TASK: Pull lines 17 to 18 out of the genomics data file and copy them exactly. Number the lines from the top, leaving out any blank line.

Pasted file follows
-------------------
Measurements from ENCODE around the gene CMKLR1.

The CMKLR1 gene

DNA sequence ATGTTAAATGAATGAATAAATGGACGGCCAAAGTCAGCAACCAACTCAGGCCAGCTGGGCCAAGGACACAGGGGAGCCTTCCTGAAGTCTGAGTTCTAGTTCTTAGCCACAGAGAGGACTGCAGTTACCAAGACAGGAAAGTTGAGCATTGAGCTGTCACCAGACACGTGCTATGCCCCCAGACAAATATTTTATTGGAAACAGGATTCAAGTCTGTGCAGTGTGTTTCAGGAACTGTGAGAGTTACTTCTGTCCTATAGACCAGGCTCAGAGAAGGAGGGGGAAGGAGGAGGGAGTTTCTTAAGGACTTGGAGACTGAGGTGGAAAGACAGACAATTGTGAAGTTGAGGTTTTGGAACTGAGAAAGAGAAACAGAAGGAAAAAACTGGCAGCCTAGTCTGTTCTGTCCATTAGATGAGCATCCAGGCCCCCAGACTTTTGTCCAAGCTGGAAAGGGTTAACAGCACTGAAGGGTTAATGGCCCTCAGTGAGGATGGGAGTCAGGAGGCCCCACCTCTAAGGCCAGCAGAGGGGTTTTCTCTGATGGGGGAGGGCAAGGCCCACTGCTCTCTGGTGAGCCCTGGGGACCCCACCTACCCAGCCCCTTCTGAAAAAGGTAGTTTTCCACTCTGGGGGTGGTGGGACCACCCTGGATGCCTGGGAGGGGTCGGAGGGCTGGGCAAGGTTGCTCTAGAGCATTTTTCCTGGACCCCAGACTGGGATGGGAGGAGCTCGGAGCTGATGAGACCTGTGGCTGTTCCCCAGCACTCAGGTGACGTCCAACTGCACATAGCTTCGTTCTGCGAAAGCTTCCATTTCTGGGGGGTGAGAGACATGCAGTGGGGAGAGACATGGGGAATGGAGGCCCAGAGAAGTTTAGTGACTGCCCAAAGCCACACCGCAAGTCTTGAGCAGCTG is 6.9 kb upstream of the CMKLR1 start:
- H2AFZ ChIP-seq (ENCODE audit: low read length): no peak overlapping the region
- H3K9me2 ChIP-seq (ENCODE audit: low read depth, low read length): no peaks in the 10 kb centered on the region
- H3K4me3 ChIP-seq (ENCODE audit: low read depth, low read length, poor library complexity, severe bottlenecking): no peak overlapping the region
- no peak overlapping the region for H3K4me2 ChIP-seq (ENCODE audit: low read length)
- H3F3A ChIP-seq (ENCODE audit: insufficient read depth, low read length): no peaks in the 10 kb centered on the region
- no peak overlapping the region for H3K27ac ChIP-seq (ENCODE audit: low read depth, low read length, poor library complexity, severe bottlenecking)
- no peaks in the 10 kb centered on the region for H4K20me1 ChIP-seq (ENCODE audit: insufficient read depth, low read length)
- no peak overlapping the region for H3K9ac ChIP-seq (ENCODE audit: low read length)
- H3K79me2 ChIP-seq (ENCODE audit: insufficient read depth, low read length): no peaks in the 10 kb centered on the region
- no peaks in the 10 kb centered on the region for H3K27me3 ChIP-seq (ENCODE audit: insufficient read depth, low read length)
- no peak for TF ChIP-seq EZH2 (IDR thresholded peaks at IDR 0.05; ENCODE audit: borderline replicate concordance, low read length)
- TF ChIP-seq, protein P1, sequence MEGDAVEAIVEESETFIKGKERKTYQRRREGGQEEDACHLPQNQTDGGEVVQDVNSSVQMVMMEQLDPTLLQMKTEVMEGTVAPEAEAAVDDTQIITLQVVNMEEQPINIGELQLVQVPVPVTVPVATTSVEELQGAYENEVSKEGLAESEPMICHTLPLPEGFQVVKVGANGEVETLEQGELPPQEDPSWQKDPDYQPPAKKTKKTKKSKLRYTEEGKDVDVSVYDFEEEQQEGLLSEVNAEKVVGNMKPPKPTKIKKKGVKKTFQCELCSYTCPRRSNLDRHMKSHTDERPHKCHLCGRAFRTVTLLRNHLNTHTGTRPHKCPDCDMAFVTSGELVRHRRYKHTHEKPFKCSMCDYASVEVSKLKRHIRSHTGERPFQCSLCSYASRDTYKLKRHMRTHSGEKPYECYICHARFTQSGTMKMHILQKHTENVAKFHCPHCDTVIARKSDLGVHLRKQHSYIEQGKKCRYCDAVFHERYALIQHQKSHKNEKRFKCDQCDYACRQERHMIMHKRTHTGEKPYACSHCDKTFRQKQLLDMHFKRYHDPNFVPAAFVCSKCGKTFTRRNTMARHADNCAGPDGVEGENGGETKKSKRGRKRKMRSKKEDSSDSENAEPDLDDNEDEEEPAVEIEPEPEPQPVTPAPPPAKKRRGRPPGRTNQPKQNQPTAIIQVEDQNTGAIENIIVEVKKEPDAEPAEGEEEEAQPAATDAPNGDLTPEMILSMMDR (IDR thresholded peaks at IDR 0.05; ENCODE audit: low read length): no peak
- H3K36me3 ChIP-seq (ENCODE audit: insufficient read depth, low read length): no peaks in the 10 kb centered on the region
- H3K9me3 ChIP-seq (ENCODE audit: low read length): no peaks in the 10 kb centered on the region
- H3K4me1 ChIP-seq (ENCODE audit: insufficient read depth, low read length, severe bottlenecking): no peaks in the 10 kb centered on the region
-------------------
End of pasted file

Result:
- H3K9me3 ChIP-seq (ENCODE audit: low read length): no peaks in the 10 kb centered on the region
- H3K4me1 ChIP-seq (ENCODE audit: insufficient read depth, low read length, severe bottlenecking): no peaks in the 10 kb centered on the region